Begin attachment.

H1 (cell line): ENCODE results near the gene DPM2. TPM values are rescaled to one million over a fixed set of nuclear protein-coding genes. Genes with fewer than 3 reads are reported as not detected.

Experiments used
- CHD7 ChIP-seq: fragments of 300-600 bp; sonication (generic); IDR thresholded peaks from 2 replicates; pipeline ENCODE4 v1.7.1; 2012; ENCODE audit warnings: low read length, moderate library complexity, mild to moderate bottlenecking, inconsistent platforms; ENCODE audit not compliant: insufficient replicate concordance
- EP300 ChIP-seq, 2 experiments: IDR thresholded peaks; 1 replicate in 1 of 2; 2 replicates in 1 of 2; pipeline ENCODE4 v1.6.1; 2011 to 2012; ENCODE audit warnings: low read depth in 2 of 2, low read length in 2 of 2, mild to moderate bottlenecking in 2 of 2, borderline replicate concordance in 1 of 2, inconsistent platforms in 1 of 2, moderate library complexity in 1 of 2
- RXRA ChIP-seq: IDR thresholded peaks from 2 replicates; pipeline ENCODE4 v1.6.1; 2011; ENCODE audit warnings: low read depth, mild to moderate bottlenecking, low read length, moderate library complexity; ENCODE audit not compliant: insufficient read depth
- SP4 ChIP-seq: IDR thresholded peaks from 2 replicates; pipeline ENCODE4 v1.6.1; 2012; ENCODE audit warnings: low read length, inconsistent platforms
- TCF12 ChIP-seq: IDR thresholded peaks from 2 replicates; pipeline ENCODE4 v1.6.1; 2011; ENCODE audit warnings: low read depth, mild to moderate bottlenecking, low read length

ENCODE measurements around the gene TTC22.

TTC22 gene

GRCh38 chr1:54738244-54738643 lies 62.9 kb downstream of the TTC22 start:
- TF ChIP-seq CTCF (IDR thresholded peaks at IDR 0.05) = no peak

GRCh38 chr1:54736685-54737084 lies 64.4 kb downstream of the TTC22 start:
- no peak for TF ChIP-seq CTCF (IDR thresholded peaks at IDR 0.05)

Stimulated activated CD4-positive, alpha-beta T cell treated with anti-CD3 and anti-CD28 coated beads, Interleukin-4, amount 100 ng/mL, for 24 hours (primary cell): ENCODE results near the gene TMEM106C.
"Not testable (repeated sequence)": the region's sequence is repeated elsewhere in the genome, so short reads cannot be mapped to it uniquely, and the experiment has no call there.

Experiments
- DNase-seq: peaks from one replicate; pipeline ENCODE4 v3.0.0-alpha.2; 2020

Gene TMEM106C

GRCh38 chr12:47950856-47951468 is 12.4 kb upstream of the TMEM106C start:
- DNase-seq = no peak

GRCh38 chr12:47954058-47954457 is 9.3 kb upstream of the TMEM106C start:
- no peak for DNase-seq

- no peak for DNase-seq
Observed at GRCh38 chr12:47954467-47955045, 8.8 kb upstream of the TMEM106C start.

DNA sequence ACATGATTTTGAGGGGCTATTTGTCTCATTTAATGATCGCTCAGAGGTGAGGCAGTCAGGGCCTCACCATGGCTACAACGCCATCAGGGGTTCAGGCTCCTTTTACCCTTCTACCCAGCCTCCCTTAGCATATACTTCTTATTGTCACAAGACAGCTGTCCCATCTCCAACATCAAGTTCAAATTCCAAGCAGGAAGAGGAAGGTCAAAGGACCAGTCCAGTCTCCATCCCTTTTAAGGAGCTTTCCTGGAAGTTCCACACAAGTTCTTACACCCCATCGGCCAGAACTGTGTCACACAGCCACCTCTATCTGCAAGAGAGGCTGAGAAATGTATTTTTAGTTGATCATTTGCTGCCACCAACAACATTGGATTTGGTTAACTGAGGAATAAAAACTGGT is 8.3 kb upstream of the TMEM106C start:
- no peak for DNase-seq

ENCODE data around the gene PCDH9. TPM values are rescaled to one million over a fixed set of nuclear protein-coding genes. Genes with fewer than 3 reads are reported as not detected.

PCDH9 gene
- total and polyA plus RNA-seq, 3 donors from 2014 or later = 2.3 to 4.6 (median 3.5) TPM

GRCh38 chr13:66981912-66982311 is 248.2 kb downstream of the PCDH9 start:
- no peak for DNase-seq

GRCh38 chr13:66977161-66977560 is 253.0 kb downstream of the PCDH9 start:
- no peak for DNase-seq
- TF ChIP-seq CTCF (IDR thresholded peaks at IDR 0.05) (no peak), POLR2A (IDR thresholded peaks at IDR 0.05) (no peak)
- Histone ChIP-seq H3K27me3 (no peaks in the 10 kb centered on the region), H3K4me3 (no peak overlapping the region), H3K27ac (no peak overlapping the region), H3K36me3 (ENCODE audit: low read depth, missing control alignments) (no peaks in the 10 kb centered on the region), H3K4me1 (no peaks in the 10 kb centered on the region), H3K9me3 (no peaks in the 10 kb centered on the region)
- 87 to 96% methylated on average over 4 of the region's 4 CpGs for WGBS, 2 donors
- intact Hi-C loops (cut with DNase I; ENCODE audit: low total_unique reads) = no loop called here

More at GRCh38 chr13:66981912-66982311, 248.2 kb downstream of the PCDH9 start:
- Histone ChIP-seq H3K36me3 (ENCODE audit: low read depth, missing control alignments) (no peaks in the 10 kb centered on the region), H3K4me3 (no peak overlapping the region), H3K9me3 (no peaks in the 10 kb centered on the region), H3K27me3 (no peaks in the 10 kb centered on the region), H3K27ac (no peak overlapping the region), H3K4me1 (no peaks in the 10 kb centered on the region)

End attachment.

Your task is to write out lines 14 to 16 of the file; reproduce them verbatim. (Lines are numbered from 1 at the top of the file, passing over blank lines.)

Stimulated activated CD4-positive, alpha-beta T cell treated with anti-CD3 and anti-CD28 coated beads, Interleukin-4, amount 100 ng/mL, for 24 hours (primary cell): ENCODE results near the gene TMEM106C.
"Not testable (repeated sequence)": the region's sequence is repeated elsewhere in the genome, so short reads cannot be mapped to it uniquely, and the experiment has no call there.

Experiments